The dog has been held in the dog pound by the Vermilion Parish Police Jury since June 17 because it allegedly attacked a jogger.
The incident occurred on Father’s Day when Angela Schoeffler was bitten by the pit bull while jogging on her neighborhood street located north of Erath near the Lafayette Parish line.
She suffered leg damage and was brought to a Lafayette hospital.
“I never saw the dog coming,” said Angela. “It started biting the back of my left thigh and then my right thigh. I just started screaming. I am not sure how he got away or why.”
Angela and her husband Edward Schoeffler attended a police jury committee meeting Wednesday night to ask the jurors if the pit bull that attacked her will be put down because it was considered a “vicious” dog.
Angela was told by someone at the animal control facility that the dog was not considered vicious but only “dangerous.” She disagreed since it attacked her. She said she was told by someone at the animal control facility to call police jury attorney Paul Moresi if she disagreed with them.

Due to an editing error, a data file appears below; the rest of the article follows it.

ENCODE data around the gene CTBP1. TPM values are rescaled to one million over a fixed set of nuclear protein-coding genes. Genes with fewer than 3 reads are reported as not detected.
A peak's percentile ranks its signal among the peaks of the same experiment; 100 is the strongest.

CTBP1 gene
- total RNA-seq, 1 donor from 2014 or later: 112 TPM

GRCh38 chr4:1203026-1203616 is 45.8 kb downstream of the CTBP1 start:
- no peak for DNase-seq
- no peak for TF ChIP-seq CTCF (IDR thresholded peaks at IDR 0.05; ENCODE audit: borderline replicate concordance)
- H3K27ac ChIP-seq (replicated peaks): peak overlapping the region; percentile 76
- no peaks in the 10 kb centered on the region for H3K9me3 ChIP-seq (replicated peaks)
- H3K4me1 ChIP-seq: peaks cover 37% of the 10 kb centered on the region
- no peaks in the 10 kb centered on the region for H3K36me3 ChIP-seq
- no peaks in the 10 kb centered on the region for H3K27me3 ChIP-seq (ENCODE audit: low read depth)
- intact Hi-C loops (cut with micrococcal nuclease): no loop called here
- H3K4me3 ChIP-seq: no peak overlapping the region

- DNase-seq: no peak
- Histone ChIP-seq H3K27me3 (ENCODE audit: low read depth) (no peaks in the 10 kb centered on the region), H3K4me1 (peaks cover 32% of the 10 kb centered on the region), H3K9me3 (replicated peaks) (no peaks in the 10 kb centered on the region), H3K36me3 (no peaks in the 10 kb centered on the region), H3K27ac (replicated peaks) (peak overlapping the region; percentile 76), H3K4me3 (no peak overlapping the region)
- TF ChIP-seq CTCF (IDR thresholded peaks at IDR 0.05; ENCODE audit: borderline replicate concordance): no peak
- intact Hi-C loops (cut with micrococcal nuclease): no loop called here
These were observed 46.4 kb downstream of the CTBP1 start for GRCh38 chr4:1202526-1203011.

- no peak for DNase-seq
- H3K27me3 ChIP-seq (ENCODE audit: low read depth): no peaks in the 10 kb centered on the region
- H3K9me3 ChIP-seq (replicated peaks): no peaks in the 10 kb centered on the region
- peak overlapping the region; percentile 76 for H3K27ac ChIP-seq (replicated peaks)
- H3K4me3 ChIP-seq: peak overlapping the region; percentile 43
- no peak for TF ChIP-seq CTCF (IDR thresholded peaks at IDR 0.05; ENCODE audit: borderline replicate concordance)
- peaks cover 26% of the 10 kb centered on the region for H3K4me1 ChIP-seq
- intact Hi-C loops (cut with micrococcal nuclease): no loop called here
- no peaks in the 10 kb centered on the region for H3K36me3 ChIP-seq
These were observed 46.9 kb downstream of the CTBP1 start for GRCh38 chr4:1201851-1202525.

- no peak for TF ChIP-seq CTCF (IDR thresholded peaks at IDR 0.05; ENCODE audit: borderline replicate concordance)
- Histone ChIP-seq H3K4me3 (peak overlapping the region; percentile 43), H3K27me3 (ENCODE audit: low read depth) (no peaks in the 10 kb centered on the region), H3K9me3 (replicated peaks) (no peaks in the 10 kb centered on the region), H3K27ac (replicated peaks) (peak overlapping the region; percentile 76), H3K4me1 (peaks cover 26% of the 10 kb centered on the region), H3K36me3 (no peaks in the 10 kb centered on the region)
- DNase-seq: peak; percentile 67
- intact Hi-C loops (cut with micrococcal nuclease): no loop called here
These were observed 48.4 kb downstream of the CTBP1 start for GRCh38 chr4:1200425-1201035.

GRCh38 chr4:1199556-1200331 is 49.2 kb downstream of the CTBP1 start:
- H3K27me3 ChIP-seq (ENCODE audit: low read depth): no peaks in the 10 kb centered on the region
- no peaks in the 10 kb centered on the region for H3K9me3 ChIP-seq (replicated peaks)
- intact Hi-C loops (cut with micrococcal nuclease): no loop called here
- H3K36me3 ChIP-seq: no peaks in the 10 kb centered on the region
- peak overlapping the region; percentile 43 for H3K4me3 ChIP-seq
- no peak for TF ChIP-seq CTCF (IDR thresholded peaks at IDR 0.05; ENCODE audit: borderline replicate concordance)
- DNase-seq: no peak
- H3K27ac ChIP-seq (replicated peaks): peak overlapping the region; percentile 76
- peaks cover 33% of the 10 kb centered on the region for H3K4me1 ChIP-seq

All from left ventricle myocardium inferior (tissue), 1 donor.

Angela contacted her lawyer who then wrote Moresi a letter explaining what occurred with the pit bull and what workers at the animal control facility told Angela.
Angela also went to the committee meeting to see what the jurors consider a “vicious dog.”
Based on the vicious dog ordinance, Police Jury attorney Paul Moresi III explained to the jurors what the ordinance said and by Angela being bitten by the dog, the pit bull was considered a vicious dog.
Angela told the jurors she feared for her life and her children’s life as long as the dog continued to be in the neighborhood.
“I have scars and my back is hurting because I fell to the ground,” said Angela. “It has been scary.”
Moresi told the jurors the dog should be put down and not returned to the owner.
Anne Vincent, the owner, did not deny her dog attacked Angela and apologized for the attack. She explained that her dog is a calm house dog and had never attacked anyone before.
She wanted to know from Moresi what she could do to save her dog’s life.
Police juror Mark Poché explained to Vincent that she has until Monday (regular police meeting scheduled) to save her dog’s life. Poché said if she can get a judge to listen to her plea on why her pit bull should not be put down, the judge can then rule and call Moresi on his decision.
If he rules the dog lives, then the dog can go home to Vincent. If the judge refuses to hear the argument or rules against Vincent, the next day the pit bull will be put down.